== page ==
How It All Started

Bob Phillips

The title of this blog was inspired by one of my Spanish professor's at Miami University of Ohio, Dr. Robert Phillips, who died in the e...

Thursday, January 20, 2011

All in This Tea

"Food" includes "beverage" and in our household, a dedication to quality coffee has grown to encompass many of the lesser beverages, including beer, whisky, and tea. (We've not yet delved into milk, but it appears to be equally deserving of attention, as does sake.)

It is in this context that Pam found the intriguing documentary, All in This Tea, which is available both as a DVD and streaming video from Netflix. This 2007 film follows tea buyer David Lee Hoffman as he pursues tea in China. As I've read elsewhere, China has always preferred to keep its tea at home. Most of the tea that does get out goes through a series of intermediaries, lowering both pay to farmers and the quality to customers. This film follows Hoffman from the institutional sellers to the farmers themselves.

Online reviews of this film have been mixed, some emphasizing the education about tea and the insights into rural China and others noting Hoffman's arrogance and (apparent) lack of language skills. The former is evident throughout, though his arrogance is directed at sellers who appear to care little for their product or the producers, and it is on behalf of the farmers and the tea itself that he sometimes waxes strident, so I cannot blame him for being a bit curt with these merchants. The equivalent characters in coffee circles are known as coyotes, and even though I'm polite to these folks, I don't blame anyone who calls them out, as Hoffman does. Regarding his language skills (which I do consider to be very important), the fact that he speaks only English on camera has several possible explanations, aside from Ugly American-ness.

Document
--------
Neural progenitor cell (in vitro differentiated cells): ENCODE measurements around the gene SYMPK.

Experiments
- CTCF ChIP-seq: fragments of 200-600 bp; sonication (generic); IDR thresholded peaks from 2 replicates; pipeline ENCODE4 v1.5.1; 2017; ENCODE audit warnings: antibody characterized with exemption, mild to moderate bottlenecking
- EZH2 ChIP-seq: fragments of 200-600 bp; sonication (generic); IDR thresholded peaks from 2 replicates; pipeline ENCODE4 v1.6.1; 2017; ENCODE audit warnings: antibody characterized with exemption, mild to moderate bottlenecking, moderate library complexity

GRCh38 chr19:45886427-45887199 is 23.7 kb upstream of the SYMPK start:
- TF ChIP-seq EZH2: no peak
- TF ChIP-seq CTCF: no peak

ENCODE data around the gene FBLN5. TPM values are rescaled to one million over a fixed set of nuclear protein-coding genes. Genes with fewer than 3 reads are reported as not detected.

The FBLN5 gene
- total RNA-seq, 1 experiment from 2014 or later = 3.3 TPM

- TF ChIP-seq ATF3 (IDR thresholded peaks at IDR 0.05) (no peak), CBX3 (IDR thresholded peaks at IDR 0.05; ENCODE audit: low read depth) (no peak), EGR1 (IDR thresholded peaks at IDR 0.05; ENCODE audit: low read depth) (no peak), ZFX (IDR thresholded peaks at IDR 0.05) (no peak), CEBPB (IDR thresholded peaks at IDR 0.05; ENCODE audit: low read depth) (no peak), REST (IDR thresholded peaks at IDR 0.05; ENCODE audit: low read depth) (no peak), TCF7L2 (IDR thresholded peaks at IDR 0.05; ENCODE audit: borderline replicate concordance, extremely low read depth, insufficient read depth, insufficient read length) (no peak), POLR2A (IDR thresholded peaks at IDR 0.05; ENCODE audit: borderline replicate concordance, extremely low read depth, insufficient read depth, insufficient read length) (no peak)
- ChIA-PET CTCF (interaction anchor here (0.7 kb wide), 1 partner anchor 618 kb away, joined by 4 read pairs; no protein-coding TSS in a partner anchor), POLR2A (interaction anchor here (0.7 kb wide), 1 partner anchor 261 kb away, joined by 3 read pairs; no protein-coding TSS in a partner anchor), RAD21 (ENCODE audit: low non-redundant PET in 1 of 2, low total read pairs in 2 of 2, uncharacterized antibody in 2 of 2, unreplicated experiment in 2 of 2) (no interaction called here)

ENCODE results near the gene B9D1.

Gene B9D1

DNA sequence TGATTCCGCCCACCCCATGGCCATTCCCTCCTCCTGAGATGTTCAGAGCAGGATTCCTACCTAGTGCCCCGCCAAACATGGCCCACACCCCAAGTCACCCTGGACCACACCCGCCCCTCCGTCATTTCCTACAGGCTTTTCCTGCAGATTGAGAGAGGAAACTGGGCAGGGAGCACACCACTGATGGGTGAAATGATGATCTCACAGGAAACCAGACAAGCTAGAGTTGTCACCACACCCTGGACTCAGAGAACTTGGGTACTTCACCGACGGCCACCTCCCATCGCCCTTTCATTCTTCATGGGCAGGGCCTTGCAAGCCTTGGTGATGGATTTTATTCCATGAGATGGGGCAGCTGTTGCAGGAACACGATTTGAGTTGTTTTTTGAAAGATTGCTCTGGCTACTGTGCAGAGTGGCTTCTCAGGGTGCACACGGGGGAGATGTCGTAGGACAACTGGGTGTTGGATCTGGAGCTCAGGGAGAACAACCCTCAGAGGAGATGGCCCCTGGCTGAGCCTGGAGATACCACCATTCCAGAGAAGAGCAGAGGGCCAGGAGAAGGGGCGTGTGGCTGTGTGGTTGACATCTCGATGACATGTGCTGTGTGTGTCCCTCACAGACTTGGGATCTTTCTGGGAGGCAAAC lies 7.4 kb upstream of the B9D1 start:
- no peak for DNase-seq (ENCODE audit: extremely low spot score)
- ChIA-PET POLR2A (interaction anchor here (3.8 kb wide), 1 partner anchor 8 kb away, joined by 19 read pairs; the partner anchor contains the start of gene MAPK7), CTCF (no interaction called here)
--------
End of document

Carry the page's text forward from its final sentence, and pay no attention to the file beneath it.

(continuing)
At least one online review suggests that the film provides a field-to-cup overview of tea, and I consider this overstated. Many steps are shown, but not in any systematic way, so that a much richer appreciation of tea can be gained, though not a comprehensive understanding. The film, in fact, does create one very serious false impression, as it implies that black, green, and oolong teas are different. In fact, they all are produced from Camellia sinensis, with differing levels of post-harvest oxidation.

Far more important than any technical details or personality traits, however, is the great appreciation for tea and tea farmers that this film conveys. The lush landscapes and intimate portrayals of a variety of tea-producing locales are memorable. As with every tea documentary I have watched so far, this one is extremely soothing, with sights and sounds that leave the viewer with a memory more like that of a dream than of a waking journey.

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